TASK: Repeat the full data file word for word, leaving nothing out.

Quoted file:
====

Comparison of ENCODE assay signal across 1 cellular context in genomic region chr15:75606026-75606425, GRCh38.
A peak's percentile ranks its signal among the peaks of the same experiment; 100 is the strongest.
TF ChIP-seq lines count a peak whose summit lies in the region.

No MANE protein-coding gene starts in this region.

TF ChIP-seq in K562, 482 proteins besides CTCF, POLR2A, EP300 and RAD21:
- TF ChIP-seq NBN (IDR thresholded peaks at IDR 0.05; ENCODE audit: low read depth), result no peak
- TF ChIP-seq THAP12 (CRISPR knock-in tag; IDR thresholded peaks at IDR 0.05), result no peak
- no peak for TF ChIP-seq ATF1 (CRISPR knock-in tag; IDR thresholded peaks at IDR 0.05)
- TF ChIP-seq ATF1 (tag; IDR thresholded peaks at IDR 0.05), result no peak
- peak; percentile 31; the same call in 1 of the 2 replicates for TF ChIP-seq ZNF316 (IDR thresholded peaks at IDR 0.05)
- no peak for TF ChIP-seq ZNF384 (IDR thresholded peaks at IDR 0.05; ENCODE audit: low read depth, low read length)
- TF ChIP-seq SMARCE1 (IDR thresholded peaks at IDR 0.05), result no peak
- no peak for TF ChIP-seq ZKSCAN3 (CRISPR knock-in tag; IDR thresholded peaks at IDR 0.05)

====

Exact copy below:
Comparison of ENCODE assay signal across 1 cellular context in genomic region chr15:75606026-75606425, GRCh38.
A peak's percentile ranks its signal among the peaks of the same experiment; 100 is the strongest.
TF ChIP-seq lines count a peak whose summit lies in the region.

No MANE protein-coding gene starts in this region.

TF ChIP-seq in K562, 482 proteins besides CTCF, POLR2A, EP300 and RAD21:
- TF ChIP-seq NBN (IDR thresholded peaks at IDR 0.05; ENCODE audit: low read depth), result no peak
- TF ChIP-seq THAP12 (CRISPR knock-in tag; IDR thresholded peaks at IDR 0.05), result no peak
- no peak for TF ChIP-seq ATF1 (CRISPR knock-in tag; IDR thresholded peaks at IDR 0.05)
- TF ChIP-seq ATF1 (tag; IDR thresholded peaks at IDR 0.05), result no peak
- peak; percentile 31; the same call in 1 of the 2 replicates for TF ChIP-seq ZNF316 (IDR thresholded peaks at IDR 0.05)
- no peak for TF ChIP-seq ZNF384 (IDR thresholded peaks at IDR 0.05; ENCODE audit: low read depth, low read length)
- TF ChIP-seq SMARCE1 (IDR thresholded peaks at IDR 0.05), result no peak
- no peak for TF ChIP-seq ZKSCAN3 (CRISPR knock-in tag; IDR thresholded peaks at IDR 0.05)